I ran across a couple of interesting thought lines. The first concerns the word 'jazz' and the second is about 'art'. Jazz and it's history have not been one of glory. I think about 'The Color Purple" and "Roots" and "The Entertainer" and how jazz was portrayed in a not so proper life-style light. Minstrel shows, night clubs, bars, etc were all the venue and the fodder for gregarious displays of loose behavior. Some folks want to change the name to Black American Music or BAM for short. Because Jazz had it's start with Black folks and is fading away by means of other cultures embracing, redefining, watering down, defusing, blending and bending. Don't give me the culture/time flux and change argument. Or the other culture playing it is great appreciation argument. What happens when the forces that created and sustained the art, no longer exist or is important? It could die!
The other question is about the definition of the word 'art' in the context of culture, Black culture in particular. Most African languages didn't even have a word or concept to match what the Euro understanding of art is and has become. We have a name for everything, jazz and art are so open ended, leaves a lot to question and abuse. I did run across an Igbo word "Nka". Now the Igbo are from the West African area associated with the Slave Coast. Nka has more to do with the creation action than with the thing created and has spiritual connotations. But as with all words, especially foreign to us, it is better understood and explained by a native speaker. It is worth exploring to get the true deal.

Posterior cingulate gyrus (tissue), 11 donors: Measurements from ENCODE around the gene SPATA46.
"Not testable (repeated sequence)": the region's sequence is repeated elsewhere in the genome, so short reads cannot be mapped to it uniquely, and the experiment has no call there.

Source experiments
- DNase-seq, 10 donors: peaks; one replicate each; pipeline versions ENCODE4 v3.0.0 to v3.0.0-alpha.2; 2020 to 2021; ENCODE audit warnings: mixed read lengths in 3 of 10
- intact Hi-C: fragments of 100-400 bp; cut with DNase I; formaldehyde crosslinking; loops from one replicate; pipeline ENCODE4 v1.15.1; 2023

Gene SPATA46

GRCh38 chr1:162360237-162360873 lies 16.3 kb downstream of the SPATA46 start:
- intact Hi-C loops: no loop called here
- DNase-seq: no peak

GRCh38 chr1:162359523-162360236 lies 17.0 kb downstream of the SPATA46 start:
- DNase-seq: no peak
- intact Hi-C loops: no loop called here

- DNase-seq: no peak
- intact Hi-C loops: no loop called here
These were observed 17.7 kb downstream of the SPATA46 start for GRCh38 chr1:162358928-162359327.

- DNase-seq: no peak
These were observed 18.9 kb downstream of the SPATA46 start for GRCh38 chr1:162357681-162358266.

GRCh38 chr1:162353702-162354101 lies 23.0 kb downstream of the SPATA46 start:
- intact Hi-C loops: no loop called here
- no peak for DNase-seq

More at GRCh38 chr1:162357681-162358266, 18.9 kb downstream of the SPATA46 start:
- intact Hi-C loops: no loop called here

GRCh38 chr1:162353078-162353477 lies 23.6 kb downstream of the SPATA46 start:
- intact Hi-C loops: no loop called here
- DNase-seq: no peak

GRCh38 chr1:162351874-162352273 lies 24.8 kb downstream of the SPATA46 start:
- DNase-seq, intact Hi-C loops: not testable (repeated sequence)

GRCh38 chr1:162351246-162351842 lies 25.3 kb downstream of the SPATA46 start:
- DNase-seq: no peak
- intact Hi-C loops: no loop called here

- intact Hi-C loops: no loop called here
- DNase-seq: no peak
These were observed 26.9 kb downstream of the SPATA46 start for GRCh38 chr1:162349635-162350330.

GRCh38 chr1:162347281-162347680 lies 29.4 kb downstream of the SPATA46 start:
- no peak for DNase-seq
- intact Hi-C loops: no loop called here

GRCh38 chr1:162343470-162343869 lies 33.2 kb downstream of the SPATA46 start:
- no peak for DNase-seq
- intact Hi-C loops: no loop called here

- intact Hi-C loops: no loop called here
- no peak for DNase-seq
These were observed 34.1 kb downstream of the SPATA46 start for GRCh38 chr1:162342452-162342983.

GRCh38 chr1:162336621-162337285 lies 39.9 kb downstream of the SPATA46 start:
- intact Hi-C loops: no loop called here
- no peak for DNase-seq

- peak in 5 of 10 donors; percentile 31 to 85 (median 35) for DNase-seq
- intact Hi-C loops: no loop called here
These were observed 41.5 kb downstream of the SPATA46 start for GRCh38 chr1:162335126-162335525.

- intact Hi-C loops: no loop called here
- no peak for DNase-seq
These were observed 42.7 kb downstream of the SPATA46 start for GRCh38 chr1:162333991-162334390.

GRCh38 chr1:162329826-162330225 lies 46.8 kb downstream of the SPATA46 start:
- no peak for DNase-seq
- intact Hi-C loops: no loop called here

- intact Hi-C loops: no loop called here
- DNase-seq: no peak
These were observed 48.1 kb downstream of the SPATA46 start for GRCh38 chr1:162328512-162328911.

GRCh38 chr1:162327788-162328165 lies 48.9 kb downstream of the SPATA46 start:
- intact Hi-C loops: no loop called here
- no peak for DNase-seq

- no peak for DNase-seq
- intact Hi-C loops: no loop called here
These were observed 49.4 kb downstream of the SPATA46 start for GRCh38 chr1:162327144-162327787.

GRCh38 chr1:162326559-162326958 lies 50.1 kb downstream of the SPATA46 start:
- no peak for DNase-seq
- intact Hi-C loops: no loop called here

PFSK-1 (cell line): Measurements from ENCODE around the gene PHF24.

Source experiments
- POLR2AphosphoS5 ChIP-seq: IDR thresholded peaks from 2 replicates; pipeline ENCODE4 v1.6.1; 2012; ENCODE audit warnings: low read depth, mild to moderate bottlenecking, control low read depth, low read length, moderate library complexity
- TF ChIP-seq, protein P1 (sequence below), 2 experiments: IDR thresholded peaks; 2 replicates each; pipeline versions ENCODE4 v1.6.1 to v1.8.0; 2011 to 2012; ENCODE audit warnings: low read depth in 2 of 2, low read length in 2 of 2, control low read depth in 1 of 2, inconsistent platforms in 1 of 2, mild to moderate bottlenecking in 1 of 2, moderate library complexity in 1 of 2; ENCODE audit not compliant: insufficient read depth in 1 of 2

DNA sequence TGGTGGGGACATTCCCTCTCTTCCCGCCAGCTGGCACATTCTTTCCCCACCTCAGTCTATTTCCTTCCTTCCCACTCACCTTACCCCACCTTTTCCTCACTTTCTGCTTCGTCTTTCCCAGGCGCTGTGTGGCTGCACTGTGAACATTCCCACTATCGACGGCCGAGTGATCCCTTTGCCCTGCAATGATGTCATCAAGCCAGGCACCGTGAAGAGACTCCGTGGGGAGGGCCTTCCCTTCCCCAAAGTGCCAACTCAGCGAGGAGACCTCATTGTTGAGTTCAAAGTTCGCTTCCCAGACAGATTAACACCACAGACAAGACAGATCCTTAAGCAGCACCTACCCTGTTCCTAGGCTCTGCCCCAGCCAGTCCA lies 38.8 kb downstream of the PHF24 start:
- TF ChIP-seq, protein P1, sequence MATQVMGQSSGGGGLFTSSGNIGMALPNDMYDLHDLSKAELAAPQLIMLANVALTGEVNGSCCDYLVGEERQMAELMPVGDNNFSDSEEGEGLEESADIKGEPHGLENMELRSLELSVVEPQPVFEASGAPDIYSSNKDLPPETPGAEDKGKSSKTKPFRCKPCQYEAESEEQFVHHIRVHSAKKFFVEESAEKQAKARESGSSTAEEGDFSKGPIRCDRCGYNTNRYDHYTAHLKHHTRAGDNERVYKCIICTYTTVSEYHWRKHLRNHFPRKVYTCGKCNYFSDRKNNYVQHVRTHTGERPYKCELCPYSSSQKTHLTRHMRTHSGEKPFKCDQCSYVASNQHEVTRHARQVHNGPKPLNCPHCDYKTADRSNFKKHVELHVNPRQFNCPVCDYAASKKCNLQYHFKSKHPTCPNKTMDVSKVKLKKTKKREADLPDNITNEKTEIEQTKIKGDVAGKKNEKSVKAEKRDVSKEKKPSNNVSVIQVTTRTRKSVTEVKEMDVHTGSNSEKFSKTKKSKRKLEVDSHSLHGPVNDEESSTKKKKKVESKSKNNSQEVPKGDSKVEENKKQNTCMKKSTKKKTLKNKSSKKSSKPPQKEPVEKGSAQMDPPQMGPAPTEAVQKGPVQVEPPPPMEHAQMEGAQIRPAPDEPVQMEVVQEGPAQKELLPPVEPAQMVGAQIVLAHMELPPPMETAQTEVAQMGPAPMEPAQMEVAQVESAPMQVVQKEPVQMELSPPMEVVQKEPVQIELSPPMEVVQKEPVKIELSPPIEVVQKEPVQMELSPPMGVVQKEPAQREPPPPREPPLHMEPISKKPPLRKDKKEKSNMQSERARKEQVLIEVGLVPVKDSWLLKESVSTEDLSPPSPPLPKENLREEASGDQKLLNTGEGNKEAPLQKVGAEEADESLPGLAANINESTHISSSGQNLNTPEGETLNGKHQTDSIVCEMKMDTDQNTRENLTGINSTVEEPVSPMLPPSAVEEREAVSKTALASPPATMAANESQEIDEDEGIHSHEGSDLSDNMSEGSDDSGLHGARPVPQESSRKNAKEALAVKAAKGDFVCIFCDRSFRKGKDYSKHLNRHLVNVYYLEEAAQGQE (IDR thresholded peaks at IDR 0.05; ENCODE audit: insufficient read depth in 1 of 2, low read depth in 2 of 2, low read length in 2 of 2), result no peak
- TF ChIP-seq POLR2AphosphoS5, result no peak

We like to pigeonhole stuff so that we can communicate with others in the same society and have at least similar understanding. In the case of Black cultural descriptions, being defined by others and having to live with those descriptions leaves a lot to be desired. It's like when you say classical music, the Mozart name comes to mind. We here in the Euro cultured USA think that is normal. African American classical music would be Jellyroll, Ellington or Coltrane, we have to use the 'jazz' word and add from the 30's, 40's or 60's. This is on going, there will be more discussions about the negative connotations vs the accepted music institutionalized in American culture.
I do Black American art, African Diaspora art, Pan-African art, etc; because to just do art in and of itself or for itself is meaningless to me. But you, you won't know what that is until I show you. Here are a couple.
It is easier to explain them than give them a title and description. Again, no ideas were harmed by this artist while using Open Source Software and a Ubuntu Linux PC.